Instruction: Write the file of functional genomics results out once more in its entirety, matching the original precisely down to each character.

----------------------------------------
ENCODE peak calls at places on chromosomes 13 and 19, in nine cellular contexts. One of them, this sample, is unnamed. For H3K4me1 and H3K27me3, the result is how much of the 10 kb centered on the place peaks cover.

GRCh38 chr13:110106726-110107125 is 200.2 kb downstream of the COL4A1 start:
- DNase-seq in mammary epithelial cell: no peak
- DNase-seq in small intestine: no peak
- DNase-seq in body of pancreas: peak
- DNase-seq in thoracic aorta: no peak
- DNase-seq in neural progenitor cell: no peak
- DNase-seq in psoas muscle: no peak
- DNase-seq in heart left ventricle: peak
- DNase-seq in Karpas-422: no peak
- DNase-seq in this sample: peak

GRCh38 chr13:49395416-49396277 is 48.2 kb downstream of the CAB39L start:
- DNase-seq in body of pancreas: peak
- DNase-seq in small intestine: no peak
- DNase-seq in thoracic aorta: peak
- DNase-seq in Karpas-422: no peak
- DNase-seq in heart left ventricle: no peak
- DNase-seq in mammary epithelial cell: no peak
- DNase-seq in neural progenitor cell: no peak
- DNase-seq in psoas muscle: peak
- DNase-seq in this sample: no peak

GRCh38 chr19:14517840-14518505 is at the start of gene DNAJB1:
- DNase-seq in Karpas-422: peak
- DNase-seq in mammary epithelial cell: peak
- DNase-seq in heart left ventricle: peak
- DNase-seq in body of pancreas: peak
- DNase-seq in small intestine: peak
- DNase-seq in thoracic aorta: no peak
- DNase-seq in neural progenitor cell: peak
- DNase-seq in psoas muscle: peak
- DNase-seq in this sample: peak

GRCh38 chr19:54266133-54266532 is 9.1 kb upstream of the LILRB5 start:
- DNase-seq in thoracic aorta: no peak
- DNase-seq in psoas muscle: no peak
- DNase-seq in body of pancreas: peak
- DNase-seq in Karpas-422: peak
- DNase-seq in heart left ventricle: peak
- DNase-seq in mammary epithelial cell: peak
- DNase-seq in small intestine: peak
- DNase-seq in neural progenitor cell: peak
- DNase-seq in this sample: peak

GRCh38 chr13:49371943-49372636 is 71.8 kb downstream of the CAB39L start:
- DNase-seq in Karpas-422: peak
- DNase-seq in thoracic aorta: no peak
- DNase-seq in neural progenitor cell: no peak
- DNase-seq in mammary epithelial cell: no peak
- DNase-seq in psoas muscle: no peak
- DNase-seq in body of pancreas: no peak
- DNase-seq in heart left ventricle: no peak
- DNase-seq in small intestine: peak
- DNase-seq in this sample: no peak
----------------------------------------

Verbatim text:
ENCODE peak calls at places on chromosomes 13 and 19, in nine cellular contexts. One of them, this sample, is unnamed. For H3K4me1 and H3K27me3, the result is how much of the 10 kb centered on the place peaks cover.

GRCh38 chr13:110106726-110107125 is 200.2 kb downstream of the COL4A1 start:
- DNase-seq in mammary epithelial cell: no peak
- DNase-seq in small intestine: no peak
- DNase-seq in body of pancreas: peak
- DNase-seq in thoracic aorta: no peak
- DNase-seq in neural progenitor cell: no peak
- DNase-seq in psoas muscle: no peak
- DNase-seq in heart left ventricle: peak
- DNase-seq in Karpas-422: no peak
- DNase-seq in this sample: peak

GRCh38 chr13:49395416-49396277 is 48.2 kb downstream of the CAB39L start:
- DNase-seq in body of pancreas: peak
- DNase-seq in small intestine: no peak
- DNase-seq in thoracic aorta: peak
- DNase-seq in Karpas-422: no peak
- DNase-seq in heart left ventricle: no peak
- DNase-seq in mammary epithelial cell: no peak
- DNase-seq in neural progenitor cell: no peak
- DNase-seq in psoas muscle: peak
- DNase-seq in this sample: no peak

GRCh38 chr19:14517840-14518505 is at the start of gene DNAJB1:
- DNase-seq in Karpas-422: peak
- DNase-seq in mammary epithelial cell: peak
- DNase-seq in heart left ventricle: peak
- DNase-seq in body of pancreas: peak
- DNase-seq in small intestine: peak
- DNase-seq in thoracic aorta: no peak
- DNase-seq in neural progenitor cell: peak
- DNase-seq in psoas muscle: peak
- DNase-seq in this sample: peak

GRCh38 chr19:54266133-54266532 is 9.1 kb upstream of the LILRB5 start:
- DNase-seq in thoracic aorta: no peak
- DNase-seq in psoas muscle: no peak
- DNase-seq in body of pancreas: peak
- DNase-seq in Karpas-422: peak
- DNase-seq in heart left ventricle: peak
- DNase-seq in mammary epithelial cell: peak
- DNase-seq in small intestine: peak
- DNase-seq in neural progenitor cell: peak
- DNase-seq in this sample: peak

GRCh38 chr13:49371943-49372636 is 71.8 kb downstream of the CAB39L start:
- DNase-seq in Karpas-422: peak
- DNase-seq in thoracic aorta: no peak
- DNase-seq in neural progenitor cell: no peak
- DNase-seq in mammary epithelial cell: no peak
- DNase-seq in psoas muscle: no peak
- DNase-seq in body of pancreas: no peak
- DNase-seq in heart left ventricle: no peak
- DNase-seq in small intestine: peak
- DNase-seq in this sample: no peak